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  38. azachar1

    I honestly think this was such a distasteful move on Jeb Bush’s part. There are so many other ways to gain publicity. Interestingly, in my reading for this week’s Corporate PR class, the chapter we were assigned to read discusses how stories with sex, violence, and drama seem to be the default option because they “sell better.” The author of the book argues that stories with a humanistic, real approach are better and gain real trust and I completely agree. I think Jeb saw an opportunity to grab some quick attention, but was never really thinking about his long term strategies for communication.

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  39. kristinaweller

    I think that leading up to South Carolina this tweet had absolutely no affect on Jeb’s polls going into the primary. As low as his numbers were before, they didn’t fluctuate much after – however, he did run a very poor campaign, which was terminated. Aside from his numbers staying the same, let us remember that a majority of conservatives voting in S.C. are most likely pro-gun, making this tweet appealing. This tweet was probably a big turn off to democrats, but they weren’t the ones voting. Had this been a general election and he was running against a democrat instead of his fellow pro-gun conservatives, then this tweet would have definitely had a larger impact on his campaign.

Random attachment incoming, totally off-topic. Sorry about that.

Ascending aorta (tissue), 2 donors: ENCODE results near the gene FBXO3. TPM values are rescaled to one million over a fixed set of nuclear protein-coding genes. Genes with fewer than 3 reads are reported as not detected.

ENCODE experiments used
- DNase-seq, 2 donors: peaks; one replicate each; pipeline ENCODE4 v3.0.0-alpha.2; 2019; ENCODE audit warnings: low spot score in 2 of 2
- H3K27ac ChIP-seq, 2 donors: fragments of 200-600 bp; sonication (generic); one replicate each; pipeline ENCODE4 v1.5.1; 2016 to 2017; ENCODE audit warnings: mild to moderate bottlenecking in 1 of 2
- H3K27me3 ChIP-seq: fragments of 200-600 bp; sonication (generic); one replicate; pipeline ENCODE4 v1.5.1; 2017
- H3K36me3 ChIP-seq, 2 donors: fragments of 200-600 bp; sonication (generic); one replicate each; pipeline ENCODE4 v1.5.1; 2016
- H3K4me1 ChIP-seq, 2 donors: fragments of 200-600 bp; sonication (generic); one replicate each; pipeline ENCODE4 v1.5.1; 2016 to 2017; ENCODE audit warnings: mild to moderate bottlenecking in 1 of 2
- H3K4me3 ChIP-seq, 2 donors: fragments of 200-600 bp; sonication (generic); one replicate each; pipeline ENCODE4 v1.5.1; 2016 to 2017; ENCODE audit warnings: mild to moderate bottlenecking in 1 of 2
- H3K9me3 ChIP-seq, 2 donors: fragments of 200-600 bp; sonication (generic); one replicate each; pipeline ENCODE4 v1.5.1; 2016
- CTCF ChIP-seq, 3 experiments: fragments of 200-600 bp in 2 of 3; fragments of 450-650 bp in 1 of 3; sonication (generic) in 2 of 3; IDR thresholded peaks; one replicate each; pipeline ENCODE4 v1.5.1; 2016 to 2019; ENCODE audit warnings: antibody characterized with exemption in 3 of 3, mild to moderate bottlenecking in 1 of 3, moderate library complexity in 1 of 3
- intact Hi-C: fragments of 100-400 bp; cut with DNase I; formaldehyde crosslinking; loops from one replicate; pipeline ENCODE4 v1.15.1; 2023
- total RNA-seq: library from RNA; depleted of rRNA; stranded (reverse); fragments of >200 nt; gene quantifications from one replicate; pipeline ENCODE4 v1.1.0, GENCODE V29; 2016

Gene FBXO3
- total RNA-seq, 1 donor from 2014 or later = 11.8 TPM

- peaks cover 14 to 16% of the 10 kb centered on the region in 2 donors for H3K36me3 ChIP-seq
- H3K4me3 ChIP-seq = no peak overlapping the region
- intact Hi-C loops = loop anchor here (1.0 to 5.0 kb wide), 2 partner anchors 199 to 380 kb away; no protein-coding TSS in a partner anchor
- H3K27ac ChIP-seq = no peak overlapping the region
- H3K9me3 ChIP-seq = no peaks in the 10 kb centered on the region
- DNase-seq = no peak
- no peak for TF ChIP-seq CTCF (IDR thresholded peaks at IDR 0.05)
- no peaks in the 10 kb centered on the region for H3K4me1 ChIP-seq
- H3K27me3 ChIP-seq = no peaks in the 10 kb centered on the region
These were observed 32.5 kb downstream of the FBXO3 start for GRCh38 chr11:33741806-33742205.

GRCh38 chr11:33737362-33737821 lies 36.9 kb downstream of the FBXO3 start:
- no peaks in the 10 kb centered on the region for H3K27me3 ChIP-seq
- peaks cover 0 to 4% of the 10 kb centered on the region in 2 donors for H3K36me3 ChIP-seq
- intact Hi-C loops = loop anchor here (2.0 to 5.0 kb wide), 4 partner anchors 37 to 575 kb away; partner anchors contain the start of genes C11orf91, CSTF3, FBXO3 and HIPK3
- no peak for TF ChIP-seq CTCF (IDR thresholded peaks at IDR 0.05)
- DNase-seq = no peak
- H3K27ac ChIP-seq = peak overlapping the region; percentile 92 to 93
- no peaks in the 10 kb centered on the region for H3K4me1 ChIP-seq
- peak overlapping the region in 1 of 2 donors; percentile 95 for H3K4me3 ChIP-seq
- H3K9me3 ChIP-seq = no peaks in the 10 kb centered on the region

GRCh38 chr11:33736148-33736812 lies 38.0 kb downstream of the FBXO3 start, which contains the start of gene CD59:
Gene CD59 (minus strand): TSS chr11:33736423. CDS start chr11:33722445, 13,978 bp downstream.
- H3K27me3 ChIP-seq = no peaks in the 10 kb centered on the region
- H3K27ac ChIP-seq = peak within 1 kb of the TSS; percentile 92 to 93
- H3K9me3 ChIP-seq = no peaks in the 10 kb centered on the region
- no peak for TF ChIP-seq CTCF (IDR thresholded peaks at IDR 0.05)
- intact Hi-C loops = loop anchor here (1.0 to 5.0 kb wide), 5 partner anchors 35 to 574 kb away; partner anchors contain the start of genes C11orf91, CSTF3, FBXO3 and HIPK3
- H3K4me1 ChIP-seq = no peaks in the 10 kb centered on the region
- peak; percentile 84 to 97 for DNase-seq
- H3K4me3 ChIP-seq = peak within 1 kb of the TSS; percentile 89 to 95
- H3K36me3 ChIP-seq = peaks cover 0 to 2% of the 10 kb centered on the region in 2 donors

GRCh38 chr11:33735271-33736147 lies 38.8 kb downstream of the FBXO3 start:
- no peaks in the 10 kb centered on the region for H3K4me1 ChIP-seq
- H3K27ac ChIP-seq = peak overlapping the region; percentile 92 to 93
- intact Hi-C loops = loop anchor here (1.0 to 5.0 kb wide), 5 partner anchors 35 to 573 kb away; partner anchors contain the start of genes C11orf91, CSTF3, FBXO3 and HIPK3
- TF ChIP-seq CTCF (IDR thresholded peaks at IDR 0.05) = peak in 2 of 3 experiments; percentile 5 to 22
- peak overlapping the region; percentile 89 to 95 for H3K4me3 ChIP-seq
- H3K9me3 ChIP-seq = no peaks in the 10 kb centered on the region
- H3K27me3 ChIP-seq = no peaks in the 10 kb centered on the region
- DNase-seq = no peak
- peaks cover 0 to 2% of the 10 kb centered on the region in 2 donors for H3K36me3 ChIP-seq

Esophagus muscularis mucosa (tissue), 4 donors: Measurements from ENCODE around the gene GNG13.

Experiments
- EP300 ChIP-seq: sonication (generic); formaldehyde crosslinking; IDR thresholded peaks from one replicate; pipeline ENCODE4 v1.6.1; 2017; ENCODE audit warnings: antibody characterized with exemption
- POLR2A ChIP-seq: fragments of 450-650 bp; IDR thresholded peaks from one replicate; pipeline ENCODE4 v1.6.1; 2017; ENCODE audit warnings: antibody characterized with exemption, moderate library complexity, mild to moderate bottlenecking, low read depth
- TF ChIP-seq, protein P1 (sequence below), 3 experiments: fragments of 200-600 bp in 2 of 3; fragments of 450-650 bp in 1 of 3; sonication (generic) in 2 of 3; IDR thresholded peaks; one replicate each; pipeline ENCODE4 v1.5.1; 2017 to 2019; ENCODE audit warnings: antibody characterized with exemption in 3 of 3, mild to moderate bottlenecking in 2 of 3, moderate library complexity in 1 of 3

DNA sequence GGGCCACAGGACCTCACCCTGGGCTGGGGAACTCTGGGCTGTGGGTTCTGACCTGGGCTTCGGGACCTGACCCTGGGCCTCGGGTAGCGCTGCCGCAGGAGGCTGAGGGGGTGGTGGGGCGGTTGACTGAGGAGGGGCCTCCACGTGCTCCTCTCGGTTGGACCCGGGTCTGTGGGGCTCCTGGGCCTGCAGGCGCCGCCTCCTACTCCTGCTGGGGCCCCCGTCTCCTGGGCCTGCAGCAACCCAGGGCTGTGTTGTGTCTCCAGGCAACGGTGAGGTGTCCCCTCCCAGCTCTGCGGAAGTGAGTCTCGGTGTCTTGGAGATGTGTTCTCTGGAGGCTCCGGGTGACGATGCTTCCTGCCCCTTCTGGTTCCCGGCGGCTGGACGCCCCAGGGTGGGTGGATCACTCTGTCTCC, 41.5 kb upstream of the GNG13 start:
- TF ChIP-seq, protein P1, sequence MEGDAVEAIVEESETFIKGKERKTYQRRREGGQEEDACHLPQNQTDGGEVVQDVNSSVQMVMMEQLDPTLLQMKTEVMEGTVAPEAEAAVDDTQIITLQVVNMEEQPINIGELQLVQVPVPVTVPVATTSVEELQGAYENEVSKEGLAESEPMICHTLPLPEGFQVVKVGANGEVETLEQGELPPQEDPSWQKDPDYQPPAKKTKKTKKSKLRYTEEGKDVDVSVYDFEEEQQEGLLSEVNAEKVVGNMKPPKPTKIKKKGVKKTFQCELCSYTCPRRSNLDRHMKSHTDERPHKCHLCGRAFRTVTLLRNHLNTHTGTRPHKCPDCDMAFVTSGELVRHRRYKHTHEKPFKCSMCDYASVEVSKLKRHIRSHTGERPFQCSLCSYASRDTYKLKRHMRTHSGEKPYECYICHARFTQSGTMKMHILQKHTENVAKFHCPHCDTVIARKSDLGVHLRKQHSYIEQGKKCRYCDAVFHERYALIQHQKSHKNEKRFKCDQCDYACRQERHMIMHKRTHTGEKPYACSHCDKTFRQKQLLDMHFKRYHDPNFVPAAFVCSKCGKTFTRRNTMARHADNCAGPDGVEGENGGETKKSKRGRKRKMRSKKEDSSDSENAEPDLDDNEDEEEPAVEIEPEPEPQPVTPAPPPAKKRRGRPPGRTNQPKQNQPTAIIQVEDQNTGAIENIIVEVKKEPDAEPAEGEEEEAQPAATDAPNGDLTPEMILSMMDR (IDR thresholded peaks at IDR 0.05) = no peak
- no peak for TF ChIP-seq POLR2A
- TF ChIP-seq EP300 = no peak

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  40. Brianna Vallelong

    I would have to agree with the general consensus that Jeb was making a last ditch effort to gain a following for his campaign. Although his tweet did generate some talk, it was not the type he was hoping for. I do not think this specific tweet was the right way to go about boosting his campaign, especially when it dealt with such a sensitive topic. Leaving a photo with a one word caption open for interpretation as a way to raise his numbers in the polls was not a smart PR move for his campaign.

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  41. lysacarre

    Whoever Jeb Bush’s PR manager is should be fired. His post was clearly an epic fail to try to gain attention to his campaign. Jeb Bush should be extremely careful of every message he gives the public due to his family’s reputation. As most of us know, his father and brother were former presidents of our nation. His brother, George Bush, didn’t have the best reputation due to the 9/11 attack, and how it was handled; which led to repercussions our nation still suffers from due to the “War on Terror.”